BM: Yes, the procedure was done at St. Luke’s-Roosevelt Hospital in Manhattan. The previous night I had stayed at a hotel so I could make a nice, ten-minute walk to the hospital, underwent the procedure on an outpatient basis and that evening, a co-worker took me home to New Jersey, stayed the night with me just in case something went wrong, which it didn’t, then he brought me back to St. Luke’s in the morning for a followup visit.
JF: That was a good friend to have. So when this happened, were you able to continue to work? Did you have to take some time off?
BM: I only took a couple of days off. Then after that, I was in there, working.
JF: That’s pretty rare.
BM: Yes, I guess that is testament to the fine work done by the doctors at St. Luke’s-Roosevelt.
JF: In addition to your friend, did you have family or anyone there to give moral support?
BM: No, because anyone who would have been close enough to me, they were scattered in other parts of the country. So the only one who really helped me was the co-worker who took me home after the procedure.
JF: A question that a lot of our teammates have is, did you lose your hair as part of the procedure?
BM: Thankfully, no, that was not a problem.
JF: What were one or two of the worst side effects of the procedure?
BM: I would say there was a lot of frequent urination and it reached the point in which I was put in a position in which I had to track how often I went to the bathroom. I had to urinate into a clear plastic container that measured the volume of my urination. So I had to keep track of how often I urinated and how much.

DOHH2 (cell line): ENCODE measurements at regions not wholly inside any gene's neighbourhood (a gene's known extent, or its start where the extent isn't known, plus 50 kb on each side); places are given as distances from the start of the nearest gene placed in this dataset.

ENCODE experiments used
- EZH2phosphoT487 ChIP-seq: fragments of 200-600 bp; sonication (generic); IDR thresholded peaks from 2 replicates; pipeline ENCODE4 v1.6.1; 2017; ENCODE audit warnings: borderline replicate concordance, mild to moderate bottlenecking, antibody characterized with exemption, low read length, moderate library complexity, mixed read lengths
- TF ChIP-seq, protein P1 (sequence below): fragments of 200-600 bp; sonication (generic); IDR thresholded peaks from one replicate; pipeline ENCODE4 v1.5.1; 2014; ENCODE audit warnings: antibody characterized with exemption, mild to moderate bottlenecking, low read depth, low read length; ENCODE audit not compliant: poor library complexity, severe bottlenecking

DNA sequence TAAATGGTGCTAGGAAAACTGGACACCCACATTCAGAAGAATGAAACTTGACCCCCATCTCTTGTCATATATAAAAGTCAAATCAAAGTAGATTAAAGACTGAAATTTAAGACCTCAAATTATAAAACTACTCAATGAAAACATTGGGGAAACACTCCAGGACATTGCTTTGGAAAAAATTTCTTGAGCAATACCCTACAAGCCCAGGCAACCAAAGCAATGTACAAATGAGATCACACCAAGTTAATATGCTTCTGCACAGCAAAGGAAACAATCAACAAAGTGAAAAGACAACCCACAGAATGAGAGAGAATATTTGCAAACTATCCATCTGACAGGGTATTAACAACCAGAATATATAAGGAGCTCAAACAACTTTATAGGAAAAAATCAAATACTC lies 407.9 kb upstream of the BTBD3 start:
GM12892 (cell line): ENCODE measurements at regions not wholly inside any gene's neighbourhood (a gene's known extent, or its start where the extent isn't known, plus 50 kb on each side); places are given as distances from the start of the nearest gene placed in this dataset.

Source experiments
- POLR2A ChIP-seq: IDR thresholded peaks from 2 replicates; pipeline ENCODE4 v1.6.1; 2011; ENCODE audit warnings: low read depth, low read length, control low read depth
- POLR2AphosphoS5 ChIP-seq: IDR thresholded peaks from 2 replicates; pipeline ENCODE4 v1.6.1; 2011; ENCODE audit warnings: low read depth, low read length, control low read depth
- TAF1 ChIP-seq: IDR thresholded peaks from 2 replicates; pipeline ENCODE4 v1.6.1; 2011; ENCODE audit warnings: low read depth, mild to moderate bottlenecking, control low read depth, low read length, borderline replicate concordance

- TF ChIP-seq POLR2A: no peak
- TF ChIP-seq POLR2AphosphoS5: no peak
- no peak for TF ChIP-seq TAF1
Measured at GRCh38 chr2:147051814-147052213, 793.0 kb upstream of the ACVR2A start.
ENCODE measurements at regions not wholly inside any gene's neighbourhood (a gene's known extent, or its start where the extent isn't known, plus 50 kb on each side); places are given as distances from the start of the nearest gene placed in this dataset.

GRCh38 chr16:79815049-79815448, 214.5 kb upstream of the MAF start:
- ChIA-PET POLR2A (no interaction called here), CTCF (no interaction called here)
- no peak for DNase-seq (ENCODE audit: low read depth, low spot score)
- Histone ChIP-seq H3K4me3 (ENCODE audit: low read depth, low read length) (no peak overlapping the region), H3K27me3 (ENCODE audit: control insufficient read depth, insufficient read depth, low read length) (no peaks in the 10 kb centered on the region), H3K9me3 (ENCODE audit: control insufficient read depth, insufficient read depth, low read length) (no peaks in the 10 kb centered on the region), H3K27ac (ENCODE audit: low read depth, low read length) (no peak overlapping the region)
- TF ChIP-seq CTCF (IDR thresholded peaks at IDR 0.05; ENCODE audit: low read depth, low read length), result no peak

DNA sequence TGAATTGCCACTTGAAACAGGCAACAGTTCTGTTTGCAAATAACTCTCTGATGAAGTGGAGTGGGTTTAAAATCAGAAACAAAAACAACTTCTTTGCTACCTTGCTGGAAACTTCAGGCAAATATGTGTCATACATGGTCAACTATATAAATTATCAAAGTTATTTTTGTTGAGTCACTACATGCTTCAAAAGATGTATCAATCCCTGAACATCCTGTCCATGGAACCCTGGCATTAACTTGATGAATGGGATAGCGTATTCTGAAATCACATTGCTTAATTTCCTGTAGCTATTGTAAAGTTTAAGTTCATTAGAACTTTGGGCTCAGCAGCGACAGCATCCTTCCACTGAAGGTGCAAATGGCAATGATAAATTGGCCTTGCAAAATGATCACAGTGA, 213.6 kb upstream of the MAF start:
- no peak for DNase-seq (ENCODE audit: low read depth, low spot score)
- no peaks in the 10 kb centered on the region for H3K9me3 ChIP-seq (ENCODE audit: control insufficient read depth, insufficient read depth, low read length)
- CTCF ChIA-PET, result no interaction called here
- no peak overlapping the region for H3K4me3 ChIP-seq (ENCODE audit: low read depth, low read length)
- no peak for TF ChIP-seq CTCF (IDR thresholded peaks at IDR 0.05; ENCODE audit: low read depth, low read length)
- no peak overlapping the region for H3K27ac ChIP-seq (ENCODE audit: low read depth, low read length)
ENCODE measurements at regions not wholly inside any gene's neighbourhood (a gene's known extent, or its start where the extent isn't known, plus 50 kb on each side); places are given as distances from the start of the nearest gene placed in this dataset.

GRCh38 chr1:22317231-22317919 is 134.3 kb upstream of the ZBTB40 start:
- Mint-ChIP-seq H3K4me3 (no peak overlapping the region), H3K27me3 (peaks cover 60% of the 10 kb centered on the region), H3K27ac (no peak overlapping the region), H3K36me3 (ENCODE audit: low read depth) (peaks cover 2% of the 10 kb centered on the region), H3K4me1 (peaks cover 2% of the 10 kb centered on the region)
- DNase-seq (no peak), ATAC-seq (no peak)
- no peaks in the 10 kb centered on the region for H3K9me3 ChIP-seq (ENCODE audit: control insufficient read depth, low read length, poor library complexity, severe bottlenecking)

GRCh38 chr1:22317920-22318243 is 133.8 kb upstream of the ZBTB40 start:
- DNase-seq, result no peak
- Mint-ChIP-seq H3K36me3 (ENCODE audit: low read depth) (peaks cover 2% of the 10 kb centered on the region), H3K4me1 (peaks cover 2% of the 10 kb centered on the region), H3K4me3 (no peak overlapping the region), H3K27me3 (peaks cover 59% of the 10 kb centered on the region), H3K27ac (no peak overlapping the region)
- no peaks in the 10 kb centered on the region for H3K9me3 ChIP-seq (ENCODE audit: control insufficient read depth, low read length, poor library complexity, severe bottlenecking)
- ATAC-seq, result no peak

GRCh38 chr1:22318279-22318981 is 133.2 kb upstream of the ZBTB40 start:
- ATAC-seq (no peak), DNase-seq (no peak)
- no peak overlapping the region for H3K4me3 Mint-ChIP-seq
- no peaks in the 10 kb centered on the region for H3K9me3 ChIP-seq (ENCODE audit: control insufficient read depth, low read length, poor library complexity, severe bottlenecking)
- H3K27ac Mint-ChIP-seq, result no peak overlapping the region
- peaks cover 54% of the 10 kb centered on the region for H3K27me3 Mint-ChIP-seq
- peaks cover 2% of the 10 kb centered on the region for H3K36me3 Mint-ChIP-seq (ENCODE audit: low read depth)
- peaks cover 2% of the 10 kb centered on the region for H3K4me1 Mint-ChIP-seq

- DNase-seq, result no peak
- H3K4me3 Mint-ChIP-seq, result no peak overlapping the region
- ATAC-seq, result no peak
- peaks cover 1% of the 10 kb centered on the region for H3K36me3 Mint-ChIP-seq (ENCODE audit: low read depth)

JF: Did you ever have to deal with a catheter?
BM: Yes, the catheter was put in when I under anesthesia during the procedure, so I had no idea what was going when it was put into me. The next day at the followup visit, that’s when the catheter was removed.
JF: And what was that like?
BM: That was probably the greatest amount of physical pain I had ever felt in my life, but it was like a lightning bolt, done in half a second, done right away. Once that was done, I had to learn if the muscles that regulate my peeing were still functional. The nurse told me to start drinking lots of water, then pointed the way to the bathroom, and wished me luck. So I went to the bathroom, began to urinate, then tried to hold it, and with great relief, I was able to do so. There was some pain in the urinary canal tied to trauma related to the catheter, but knowing that I could control whether I urinated was relief beyond measure.
JF: As for paying for the procedure, did you have insurance?
BM: Yes. The total cost of the procedure was about $11,000 and insurance paid for all but $2,900 of it.
JF: What would say was the lowest point of your cancer journey?